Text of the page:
Mary wrote and published her novel during what literary theorists call the Romantic period (approximately 1798-1820s), a time of upheaval in politics, social structure, and, most importantly, scientific discovery. In their work, the Romantics delighted in the exploration of the unknown – however terrifying – and violence, both physical and psychological. The French Revolution was going on, so who could blame them for their fears.

Writers at this time also were concerned with the power of nature, and the role of nature in Frankenstein sometimes is overlooked and/or underappreciated. The driving force of nature propels and compels the characters to action. In his letters to his sister, the novel’s main narrator, Walton, describes the stark and bleak environment that he encounters during his arctic journey, and it’s in this territory that we first “see” the Creature. This Romantic ideal of nature found in Frankenstein(forest, north pole, ice) is one that continues to intrigue readers, especially young burgeoning environmental biologists and others who seek to preserve our Earth’s landscapes.

In addition to the ethical scientific and social dilemmas it proposes, the novel’s Gothic elements set the blueprint for what it means to be dark and dreary: the grotesque; the mysterious; the ghostly (including weather, such as fog and rainstorms); the crimes; and straight-up fear. Sound familiar? These motifs have been in scholarly and popular culture ever since the novel hit shops.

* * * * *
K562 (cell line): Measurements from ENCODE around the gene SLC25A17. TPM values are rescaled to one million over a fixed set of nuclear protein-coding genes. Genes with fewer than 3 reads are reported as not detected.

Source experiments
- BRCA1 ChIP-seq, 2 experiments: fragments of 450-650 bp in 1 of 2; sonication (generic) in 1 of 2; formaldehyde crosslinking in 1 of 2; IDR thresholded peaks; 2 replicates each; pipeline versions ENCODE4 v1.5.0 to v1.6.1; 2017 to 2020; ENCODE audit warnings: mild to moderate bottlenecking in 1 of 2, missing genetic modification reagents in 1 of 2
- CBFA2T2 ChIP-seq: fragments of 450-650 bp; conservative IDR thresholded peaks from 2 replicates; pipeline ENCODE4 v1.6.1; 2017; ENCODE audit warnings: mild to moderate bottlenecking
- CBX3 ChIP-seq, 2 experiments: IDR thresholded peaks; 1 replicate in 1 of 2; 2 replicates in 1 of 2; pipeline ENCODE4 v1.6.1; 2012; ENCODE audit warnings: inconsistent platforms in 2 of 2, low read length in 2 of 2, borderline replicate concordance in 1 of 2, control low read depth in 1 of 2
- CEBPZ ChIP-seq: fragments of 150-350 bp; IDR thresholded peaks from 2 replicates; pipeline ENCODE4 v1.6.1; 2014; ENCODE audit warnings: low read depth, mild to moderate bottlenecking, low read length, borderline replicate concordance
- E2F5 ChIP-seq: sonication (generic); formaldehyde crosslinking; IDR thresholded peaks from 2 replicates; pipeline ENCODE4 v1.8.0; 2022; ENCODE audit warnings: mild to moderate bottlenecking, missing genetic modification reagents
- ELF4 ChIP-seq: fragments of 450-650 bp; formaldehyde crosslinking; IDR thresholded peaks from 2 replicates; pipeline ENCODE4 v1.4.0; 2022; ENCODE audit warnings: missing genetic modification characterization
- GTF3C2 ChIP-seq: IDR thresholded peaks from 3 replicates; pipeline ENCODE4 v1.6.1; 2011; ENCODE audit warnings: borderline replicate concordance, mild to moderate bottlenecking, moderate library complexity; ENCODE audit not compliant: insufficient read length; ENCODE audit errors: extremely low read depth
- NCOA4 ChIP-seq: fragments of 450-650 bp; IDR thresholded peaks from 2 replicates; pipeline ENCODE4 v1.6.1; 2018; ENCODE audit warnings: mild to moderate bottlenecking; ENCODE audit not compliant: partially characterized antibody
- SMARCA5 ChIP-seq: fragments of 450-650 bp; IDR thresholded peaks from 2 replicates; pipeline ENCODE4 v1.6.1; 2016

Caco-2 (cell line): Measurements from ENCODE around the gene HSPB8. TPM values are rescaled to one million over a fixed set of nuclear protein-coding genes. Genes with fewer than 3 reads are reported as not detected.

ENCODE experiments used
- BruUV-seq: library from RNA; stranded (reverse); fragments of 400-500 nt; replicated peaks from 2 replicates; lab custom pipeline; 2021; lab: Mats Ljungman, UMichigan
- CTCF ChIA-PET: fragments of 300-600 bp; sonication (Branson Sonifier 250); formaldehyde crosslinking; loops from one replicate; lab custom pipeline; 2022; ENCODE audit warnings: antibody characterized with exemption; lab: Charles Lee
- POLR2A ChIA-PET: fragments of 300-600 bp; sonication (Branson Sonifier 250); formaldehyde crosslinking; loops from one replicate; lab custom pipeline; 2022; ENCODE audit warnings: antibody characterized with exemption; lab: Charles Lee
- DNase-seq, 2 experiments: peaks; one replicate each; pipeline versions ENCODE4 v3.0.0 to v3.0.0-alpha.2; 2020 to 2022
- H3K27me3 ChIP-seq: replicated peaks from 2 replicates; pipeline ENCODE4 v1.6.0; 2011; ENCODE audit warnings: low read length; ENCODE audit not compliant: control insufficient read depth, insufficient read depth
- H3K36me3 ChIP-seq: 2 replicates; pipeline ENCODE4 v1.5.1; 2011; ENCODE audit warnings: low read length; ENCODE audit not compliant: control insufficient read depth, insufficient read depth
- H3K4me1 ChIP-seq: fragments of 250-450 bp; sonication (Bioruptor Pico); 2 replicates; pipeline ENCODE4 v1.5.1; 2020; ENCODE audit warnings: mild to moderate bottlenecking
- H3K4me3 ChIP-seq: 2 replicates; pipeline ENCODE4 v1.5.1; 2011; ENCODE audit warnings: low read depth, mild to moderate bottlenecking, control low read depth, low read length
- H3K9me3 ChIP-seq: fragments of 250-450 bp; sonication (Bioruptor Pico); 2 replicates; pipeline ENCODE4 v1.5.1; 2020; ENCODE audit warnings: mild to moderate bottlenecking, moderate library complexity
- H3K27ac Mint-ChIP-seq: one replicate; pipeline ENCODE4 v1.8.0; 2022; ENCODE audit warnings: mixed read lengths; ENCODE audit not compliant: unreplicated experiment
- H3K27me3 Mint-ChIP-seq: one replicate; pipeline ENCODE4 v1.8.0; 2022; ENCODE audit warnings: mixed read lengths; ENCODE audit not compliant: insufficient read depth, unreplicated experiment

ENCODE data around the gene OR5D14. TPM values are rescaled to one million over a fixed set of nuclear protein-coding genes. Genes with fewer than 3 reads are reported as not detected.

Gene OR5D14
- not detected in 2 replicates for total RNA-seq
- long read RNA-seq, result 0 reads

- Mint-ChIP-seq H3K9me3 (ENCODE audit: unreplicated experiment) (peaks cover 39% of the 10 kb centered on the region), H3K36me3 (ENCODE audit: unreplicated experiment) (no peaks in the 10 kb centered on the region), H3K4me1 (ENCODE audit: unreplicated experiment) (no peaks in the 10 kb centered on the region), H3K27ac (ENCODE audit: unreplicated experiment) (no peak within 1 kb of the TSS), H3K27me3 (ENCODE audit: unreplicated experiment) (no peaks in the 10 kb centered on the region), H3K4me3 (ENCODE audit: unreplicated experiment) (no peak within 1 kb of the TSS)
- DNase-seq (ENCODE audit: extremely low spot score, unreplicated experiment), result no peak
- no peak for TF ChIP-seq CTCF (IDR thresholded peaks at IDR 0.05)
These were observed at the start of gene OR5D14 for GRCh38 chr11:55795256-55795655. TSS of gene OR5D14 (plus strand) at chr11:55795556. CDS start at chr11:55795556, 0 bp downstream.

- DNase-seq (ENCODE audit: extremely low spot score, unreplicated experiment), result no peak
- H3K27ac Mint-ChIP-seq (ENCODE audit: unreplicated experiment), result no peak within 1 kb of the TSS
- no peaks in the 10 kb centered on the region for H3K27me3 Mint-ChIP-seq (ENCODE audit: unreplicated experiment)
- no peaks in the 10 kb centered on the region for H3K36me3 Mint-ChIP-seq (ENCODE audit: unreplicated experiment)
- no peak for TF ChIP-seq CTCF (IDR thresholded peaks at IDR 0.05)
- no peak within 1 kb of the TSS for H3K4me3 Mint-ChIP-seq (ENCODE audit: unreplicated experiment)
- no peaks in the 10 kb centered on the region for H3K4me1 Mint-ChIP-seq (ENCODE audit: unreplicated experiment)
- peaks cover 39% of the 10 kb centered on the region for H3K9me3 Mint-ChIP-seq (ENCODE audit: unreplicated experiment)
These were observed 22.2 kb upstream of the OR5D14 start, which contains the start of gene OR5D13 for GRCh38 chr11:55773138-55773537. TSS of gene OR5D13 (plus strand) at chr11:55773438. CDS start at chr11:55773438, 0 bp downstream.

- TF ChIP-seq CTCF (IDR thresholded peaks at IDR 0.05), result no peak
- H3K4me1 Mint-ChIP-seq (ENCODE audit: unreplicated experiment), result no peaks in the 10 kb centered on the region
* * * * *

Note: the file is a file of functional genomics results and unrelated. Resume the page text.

Theatrical productions of the novel started in the 1820s (Mary even saw the play in London!) and haven’t stopped since; Victorian Gothic authors drew upon Mary’s dreary landscapes and unspeakable horror. The first film version was released in 1910 by Edison Studio (as in, Thomas Edison, the lightbulb guy), and its influence has dominated film, television, and books since.

Artistic adaptation and interpretation is responsible for the green, clumsy monster named Frankenstein (Mary never names Victor’s creature) as well as feminist fiction like Kiersten White’s The Dark Descent of Elizabeth Frankenstein. For other reads both retro and contemporary, check out our staff picks for Frankenstein Read Alikes that will give you the creeps (in a good way) just as much as Mary’s novel does. If you’re looking for something more intensive, learn more about our Frankenstein-themed field trip with special guest Kiersten White coming up this December.

In 2017, a group of faculty members at MIT published Frankenstein: Annotated for Scientists, Engineers, and Creators of All Kinds. This edition speaks to the enduring important of Mary’s novel: what responsibility do we have for what we create? As the MIT authors point out, ethical dilemma is central to current scientific studies in the fields, including “synthetic biology, artificial intelligence, robotics, and climate engineering” as well as of stem cell research and genetic modification.

Introducing students to these STEAM concepts through fiction is a terrific way to help them discover and develop their own thoughts, opinions, ideas, and aspirations – to give them an outlet for their imagination, to see connections between concepts that may not be readily apparent and to develop their critical thinking and inquiry skills. Shelley’s Frankenstein is the perfect book for the job.